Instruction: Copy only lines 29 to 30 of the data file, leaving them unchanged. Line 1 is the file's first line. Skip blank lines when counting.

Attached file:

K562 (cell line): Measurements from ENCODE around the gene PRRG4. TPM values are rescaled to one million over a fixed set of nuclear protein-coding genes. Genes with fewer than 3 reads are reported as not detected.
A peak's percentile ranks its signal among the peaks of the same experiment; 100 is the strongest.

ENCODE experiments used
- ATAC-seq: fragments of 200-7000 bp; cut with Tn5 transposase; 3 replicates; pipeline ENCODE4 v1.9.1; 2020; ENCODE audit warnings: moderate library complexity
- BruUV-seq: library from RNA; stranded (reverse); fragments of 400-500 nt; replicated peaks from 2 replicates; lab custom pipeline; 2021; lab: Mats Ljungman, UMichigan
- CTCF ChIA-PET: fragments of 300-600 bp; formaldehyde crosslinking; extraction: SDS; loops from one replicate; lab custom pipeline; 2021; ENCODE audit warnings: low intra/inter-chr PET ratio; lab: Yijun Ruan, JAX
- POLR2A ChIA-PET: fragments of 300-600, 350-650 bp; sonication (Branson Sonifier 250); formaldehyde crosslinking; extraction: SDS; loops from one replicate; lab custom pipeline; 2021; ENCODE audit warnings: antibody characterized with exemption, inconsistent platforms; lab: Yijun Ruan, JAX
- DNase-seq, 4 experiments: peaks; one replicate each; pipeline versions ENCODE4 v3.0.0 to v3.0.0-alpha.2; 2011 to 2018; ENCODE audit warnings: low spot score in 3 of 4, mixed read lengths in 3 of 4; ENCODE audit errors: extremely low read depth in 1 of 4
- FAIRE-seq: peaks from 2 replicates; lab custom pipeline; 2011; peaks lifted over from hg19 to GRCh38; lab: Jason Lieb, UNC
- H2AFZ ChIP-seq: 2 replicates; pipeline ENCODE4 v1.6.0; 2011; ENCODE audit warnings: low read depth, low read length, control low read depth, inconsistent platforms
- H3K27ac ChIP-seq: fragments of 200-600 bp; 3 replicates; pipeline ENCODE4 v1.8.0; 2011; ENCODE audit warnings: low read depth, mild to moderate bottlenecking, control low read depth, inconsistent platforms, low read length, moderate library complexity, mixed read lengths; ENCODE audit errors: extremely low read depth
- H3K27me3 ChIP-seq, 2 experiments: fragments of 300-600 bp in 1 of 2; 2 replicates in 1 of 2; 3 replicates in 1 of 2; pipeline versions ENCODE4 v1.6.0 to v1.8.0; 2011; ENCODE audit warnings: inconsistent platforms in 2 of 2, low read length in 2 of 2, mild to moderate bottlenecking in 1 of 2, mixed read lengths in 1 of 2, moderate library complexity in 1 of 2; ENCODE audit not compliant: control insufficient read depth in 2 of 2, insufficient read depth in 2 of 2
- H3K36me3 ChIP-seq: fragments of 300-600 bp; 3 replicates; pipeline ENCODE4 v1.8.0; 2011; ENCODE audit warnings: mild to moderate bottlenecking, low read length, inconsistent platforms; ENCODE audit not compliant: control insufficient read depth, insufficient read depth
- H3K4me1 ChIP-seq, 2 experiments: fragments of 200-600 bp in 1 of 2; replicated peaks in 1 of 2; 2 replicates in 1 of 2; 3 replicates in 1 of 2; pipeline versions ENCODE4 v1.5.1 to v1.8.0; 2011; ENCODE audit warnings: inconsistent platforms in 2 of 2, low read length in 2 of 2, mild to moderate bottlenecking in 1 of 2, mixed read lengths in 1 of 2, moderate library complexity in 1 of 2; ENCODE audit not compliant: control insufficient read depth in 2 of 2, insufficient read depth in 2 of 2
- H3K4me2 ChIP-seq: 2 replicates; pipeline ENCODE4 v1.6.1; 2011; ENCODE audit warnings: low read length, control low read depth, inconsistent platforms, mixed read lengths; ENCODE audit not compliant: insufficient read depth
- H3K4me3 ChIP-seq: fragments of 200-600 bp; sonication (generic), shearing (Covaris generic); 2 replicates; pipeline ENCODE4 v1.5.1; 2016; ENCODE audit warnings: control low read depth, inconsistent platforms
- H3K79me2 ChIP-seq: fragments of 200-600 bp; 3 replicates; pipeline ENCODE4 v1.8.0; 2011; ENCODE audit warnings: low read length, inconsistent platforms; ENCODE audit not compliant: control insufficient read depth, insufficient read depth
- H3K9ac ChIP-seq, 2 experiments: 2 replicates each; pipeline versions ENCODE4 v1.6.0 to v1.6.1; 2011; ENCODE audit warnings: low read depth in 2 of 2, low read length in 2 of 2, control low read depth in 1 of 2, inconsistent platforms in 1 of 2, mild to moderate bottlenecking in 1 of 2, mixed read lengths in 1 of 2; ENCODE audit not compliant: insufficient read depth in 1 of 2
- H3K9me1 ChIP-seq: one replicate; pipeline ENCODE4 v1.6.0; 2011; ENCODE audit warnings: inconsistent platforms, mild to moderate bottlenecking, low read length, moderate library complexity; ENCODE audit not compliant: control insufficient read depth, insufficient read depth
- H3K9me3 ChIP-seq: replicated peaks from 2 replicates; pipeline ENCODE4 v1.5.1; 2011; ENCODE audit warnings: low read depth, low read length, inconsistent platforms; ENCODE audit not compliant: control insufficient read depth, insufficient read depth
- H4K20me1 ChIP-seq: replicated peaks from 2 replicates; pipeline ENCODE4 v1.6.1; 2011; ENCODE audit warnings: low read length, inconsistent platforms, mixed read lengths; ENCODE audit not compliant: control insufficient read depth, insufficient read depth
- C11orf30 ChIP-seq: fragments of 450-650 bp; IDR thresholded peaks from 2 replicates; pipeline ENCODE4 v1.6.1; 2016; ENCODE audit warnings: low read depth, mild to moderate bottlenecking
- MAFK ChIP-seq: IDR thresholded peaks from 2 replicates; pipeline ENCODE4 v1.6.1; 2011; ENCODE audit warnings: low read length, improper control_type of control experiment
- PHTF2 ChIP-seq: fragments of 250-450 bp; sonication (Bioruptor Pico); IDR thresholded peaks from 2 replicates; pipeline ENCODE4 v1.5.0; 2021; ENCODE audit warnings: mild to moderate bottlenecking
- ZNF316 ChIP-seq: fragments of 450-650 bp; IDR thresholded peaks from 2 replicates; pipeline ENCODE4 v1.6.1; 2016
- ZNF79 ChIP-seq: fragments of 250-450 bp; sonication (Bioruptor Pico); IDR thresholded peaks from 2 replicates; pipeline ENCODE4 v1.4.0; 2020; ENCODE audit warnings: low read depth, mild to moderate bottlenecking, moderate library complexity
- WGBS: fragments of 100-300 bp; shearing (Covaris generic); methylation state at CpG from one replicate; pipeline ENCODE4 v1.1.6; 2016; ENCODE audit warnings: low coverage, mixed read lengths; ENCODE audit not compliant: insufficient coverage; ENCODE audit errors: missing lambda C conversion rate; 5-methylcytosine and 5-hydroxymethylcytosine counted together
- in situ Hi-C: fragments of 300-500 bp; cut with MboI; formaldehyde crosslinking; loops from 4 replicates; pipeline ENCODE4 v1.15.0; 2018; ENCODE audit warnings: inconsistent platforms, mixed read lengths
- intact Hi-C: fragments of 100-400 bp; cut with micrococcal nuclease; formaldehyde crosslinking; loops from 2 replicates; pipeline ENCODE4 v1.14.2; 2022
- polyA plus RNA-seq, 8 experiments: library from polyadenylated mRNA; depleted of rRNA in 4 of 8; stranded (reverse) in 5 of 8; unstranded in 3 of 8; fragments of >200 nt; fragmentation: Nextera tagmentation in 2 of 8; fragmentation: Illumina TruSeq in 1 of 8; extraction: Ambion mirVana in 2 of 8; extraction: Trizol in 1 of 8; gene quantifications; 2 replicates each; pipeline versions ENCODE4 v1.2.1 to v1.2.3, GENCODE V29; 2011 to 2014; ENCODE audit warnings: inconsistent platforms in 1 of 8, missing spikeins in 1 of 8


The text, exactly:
- intact Hi-C: fragments of 100-400 bp; cut with micrococcal nuclease; formaldehyde crosslinking; loops from 2 replicates; pipeline ENCODE4 v1.14.2; 2022
- polyA plus RNA-seq, 8 experiments: library from polyadenylated mRNA; depleted of rRNA in 4 of 8; stranded (reverse) in 5 of 8; unstranded in 3 of 8; fragments of >200 nt; fragmentation: Nextera tagmentation in 2 of 8; fragmentation: Illumina TruSeq in 1 of 8; extraction: Ambion mirVana in 2 of 8; extraction: Trizol in 1 of 8; gene quantifications; 2 replicates each; pipeline versions ENCODE4 v1.2.1 to v1.2.3, GENCODE V29; 2011 to 2014; ENCODE audit warnings: inconsistent platforms in 1 of 8, missing spikeins in 1 of 8